Some coverage was given to the cricketer’s sporting successes; but it must be noted that the prominence given to the story by theWaikato Times and Stuff, along with the publication of a large, clearly recognisable photograph of the defendant (several more photographs of him were on Stuff) gave wide public circulation to the charges and to the identity of the defendant.
The young defendant now has these charges permanently on readily accessible public record through the medium of the internet, whatever the outcome of the court case.
The subsequent reporting of the court case and of both sides of the story should provide the opportunity over time to ensure that the paper fulfils its responsibilities to be fair, accurate and balanced.
The requirement for sources to be reliable is not relevant in this case. The identity of the mother and her unsurprisingly strong views about her son’s innocence were clear and reported as her opinion, and readers are able to reach their own conclusions.
The complainant also raises more general points about standards, public faith in the media and the tendency of the story to reflect badly on victims of violence.
In the Council’s view these general points cannot be sustained as grounds for upholding this particular complaint. The report was largely about charges laid against a locally well-known defendant, statements made in court on his behalf by his lawyer, his family’s reaction to the situation and some context. The story was of public interest.
The Council has generally regarded court reporting as a special category requiring high ethical standards, in the interests of justice to the individuals involved and the court system itself. In support of open justice, reporters are given special rights and privileges. The editor describes it as “a court story”.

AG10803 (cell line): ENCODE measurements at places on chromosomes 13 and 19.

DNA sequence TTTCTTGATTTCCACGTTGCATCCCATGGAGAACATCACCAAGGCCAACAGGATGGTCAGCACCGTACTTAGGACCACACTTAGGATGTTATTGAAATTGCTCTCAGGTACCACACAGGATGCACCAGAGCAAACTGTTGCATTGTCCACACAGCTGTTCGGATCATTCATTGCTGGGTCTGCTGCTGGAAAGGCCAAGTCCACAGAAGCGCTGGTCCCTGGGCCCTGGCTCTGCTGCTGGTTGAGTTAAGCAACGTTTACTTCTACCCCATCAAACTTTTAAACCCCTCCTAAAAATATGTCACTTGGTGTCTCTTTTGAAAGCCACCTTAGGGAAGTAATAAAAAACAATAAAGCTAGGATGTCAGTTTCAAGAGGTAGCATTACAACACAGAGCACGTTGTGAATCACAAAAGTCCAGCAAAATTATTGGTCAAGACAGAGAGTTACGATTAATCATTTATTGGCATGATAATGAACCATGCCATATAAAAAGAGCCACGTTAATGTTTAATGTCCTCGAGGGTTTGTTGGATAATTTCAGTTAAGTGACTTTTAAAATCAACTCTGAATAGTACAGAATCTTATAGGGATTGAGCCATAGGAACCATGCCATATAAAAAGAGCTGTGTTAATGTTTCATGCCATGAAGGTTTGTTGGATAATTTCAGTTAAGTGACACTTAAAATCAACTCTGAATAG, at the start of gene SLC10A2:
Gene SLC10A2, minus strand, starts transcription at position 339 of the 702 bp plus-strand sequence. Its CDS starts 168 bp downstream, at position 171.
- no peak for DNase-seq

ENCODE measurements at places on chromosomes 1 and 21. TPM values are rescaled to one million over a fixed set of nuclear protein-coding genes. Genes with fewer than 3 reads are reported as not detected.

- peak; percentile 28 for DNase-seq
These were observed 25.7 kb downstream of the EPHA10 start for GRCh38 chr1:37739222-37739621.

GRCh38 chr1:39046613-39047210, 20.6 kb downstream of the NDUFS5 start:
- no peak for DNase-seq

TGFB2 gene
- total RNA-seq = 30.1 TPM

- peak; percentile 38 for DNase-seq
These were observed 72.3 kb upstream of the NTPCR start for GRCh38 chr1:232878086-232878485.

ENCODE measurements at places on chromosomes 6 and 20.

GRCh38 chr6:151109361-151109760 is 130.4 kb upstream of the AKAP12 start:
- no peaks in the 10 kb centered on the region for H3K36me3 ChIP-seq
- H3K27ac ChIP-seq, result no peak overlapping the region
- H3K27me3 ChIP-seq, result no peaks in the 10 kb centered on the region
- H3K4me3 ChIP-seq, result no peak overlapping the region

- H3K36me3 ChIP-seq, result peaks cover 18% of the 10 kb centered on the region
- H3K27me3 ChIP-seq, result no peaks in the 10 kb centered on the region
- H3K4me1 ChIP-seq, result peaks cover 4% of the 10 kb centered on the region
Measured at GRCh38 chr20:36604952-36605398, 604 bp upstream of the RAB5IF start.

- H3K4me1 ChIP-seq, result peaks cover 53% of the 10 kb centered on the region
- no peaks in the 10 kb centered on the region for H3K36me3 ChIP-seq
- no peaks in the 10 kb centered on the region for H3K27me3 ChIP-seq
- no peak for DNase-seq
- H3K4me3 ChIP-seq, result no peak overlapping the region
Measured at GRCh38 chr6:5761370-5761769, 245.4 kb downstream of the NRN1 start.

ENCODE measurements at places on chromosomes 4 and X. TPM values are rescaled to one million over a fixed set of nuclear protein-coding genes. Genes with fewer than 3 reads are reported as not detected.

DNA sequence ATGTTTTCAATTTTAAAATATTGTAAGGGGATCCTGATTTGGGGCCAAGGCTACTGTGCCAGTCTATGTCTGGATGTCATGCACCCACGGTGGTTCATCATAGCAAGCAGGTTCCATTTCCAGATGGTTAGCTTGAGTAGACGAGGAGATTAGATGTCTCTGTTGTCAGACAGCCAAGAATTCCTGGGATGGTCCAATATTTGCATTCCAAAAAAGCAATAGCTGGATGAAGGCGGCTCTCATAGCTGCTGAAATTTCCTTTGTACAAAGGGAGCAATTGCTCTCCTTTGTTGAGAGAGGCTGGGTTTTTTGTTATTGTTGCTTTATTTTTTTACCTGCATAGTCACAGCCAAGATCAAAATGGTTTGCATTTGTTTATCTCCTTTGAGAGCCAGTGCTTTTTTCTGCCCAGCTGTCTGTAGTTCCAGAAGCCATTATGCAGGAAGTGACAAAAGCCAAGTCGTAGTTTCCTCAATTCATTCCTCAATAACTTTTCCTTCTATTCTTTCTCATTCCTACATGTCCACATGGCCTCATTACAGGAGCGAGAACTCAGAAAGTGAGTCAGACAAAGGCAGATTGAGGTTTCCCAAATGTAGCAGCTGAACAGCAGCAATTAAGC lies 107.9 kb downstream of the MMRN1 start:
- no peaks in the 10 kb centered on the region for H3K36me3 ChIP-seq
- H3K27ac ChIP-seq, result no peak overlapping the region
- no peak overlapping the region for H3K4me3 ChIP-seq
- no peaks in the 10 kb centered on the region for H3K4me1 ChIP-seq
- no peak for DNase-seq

In this case the report was presented in the Waikato Times as a front-page lead, with a large photograph of the defendant and a tabloid style headline “Bulls*** and jellybeans”.The source of this quote was the defendant’s mother. The headline was a conscious editorial decision to give colourful, tabloid treatment to a report of court proceedings which could have been presented and headlined more factually. (e.g.: “Local sports star charged with rape”.)
The Council’s principle requires that a headline “should accurately and fairly convey the substance or a key element” of the story. The fact that a mother believes her son to be innocent of a charge is hardly a surprise, and does not convey the substance of the story.
However, it is relevant to the Council’s consideration of the headline that theWaikato Times story of July 22 was essentially a follow up to reports of the charges already covered by TV1 News and other national and international media on July 21. The mother’s comment was therefore a new angle on the story. The Council gave careful consideration to the points made by Women’s Health Action, but on balance has concluded the complaints cannot be upheld as breaches of the Council’s principles.
Complaints about the story and the headline are therefore, on balance, not upheld.
Press Council members considering the complaint were Sir John Hansen, Liz Brown, Chris Darlow, Peter Fa’afiu, Jenny Farrell, Sandy Gill, John Roughan, Hank Scoutens, Marie Shroff, Mark Stevens and Tim Watkin.